Whiteout is perhaps best summed up by its first post credits scene. Kate Beckinsale walks through the snow and into the Antarctic base where the film takes place. She walks into her quarters, strips to her underwear, and then steps into the shower. She proceeds to take a shower, but we only ever see her through glass so foggy that we can’t see anything, or tell if it’s really Beckinsale. This is a film either attempting to have its cake and eat it or, more likely, completely confused about what it wants to be. It seems interested in being an exploitation movie (which would be fine), but lacks the courage to go all the way with that, and so it ends up in a no man’s land; too gory for a truly mainstream crowd, but neither splashy nor exploitative enough to be fun for the trash cinema lovers.
While it’s never exactly terrible, Whiteout is by no means a good film. Kate Beckinsale is extremely pretty in a sort of doll like way, which is completely unsuited to this part. Her US Marshal Carrie Stetko is supposed to be wracked with doubt about her ability to do her job and days from handing in her badge, when she’s called upon to investigate what turns out to be Antarctica’s first murders. Beckinsale, though, looks so delicate that you don’t believe for an instant that she’d be able to hold a Marshal’s job. In addition to this she’s such a limited actress that you never get any sense of this inner conflict until she exposits about it. Most of the time she looks as if the thing she’s most worried about is whether her lip gloss is still perfect (it is, by the way, even after she’s spent several hours trapped in a plane buried 20 feet under the Antarctic).
Of the other performers only Tom Skerritt really sticks in the mind, because as Dr John Fury (next, on names I’ll never believe belong to real people) he treats the script with the utter contempt it deserves, hamming it up to his heart’s content. He’s not any good, but he’s somewhat entertaining. This is more than I can say for Gabriel ‘holy shit, I’m so wooden’ Macht and Columbus ‘hell yeah, I’m a stereotype’ Short, who are both aggressively bad.
Staggeringly it took four writers to put together what passes for Whiteout’s screenplay, a document stitched together like a patchwork quilt made of clichés. The reliance on flashbacks is appalling, making it feel as if the filmmakers are desperately stretching to reach a mandated 100-minute running time and as if they think we’re all complete morons. One scene is repeated four times in less than an hour, and other flashbacks pop up to remind us of things that happened as little as twenty minutes ago. Who are these reminders for, the lobotomised?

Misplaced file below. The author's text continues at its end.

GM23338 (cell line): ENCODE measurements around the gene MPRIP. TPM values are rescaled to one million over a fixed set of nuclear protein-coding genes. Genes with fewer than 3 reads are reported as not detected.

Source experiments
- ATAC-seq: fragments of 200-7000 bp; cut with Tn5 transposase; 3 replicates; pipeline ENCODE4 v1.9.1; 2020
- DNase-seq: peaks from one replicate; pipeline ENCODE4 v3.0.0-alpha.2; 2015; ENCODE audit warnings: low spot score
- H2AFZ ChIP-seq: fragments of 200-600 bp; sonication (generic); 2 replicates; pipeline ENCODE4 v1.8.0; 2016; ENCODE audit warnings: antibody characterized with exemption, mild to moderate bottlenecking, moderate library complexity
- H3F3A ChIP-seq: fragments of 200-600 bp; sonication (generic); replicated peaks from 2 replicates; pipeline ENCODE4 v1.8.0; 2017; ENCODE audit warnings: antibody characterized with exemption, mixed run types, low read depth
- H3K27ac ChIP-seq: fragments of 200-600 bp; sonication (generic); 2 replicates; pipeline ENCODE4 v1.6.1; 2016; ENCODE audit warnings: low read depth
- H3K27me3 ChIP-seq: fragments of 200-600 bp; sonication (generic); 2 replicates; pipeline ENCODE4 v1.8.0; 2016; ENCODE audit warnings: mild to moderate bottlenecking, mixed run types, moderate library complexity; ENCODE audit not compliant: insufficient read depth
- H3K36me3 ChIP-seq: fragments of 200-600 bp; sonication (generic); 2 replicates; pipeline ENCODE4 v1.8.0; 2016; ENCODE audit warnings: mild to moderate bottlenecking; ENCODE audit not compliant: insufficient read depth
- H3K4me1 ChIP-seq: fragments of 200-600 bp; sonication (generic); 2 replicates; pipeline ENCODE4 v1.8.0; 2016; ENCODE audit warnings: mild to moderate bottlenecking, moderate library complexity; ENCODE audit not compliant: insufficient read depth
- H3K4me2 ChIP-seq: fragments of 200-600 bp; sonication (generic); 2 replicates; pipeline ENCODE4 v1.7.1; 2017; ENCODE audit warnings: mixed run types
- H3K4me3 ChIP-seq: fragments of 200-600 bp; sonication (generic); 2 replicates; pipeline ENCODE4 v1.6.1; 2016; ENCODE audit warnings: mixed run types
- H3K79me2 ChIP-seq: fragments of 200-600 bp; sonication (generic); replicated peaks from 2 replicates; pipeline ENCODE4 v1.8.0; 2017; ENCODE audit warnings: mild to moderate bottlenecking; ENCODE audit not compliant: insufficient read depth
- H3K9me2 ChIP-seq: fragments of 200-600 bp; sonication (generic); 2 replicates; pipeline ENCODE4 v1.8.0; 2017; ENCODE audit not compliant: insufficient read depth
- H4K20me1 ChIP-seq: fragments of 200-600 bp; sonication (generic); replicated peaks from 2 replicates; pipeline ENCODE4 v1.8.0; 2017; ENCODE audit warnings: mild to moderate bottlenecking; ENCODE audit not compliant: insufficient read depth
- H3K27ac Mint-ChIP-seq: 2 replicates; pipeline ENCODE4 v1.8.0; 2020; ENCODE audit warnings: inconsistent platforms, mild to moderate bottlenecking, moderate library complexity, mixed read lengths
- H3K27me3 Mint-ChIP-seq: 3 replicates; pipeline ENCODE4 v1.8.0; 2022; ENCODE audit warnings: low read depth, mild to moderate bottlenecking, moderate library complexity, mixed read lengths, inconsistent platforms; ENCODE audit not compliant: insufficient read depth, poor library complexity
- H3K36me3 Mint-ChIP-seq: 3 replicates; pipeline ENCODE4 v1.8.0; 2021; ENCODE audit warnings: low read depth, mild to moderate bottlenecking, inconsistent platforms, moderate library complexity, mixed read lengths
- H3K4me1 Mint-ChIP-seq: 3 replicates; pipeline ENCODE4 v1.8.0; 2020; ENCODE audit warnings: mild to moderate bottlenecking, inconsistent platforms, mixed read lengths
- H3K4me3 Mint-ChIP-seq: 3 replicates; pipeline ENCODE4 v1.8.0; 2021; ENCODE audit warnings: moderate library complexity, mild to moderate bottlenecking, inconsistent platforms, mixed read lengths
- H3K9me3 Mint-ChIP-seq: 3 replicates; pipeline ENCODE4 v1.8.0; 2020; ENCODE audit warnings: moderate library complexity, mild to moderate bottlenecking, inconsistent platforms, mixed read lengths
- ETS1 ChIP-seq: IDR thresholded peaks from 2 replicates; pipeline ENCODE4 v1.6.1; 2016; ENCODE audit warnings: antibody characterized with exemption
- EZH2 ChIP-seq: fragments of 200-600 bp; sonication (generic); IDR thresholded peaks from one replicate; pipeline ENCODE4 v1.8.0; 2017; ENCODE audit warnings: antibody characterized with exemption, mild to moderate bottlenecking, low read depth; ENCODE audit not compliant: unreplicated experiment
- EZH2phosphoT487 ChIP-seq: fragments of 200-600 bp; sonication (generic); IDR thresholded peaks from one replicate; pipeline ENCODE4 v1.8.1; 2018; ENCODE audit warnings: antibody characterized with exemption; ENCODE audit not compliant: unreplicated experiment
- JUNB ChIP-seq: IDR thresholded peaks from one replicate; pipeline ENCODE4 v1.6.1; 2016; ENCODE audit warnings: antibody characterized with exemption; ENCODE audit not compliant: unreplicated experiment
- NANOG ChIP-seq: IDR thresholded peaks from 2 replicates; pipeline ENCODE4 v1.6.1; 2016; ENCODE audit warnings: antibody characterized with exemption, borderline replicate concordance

It would be hard to make a bad looking film with the stunning snowy vistas that Sena has to work with, and indeed the scenery is jaw dropping. It’s almost reason enough to see the film on it’s own, but honestly, you could just watch a nature film and get the same result without the crappy acting and deeply predictable story. Sena also succumbs to the fashionable shaky-cam in his action scenes. I don’t mind shaky-cam when there’s a reason for it, but here it just looks like a way to disguise bad fight choreography, a lazy way to avoid putting just a little work and thought into what ought to be a series of thrilling scenes. It also happens to look a total mess, as if the camera has been handed to a hyperactive intern who has never previously held it.
Whiteout doesn’t make it to the legendary levels of awfulness exemplified by the shoddy likes of, say, Crank - High Voltage. Instead it is just something that a few filmmakers tossed off without really seeming to care if it was any good.
JULIE & JULIA
DIR: Nora Ephron
CAST: Meryl Streep, Amy Adams,
Stanley Tucci, Chris Messina
Nora Ephron hasn’t directed in four years, so fans will likely be glad to hear that her latest is, in effect, two films for the price of one. On the downside, I’d be surprised if anyone likes both of them.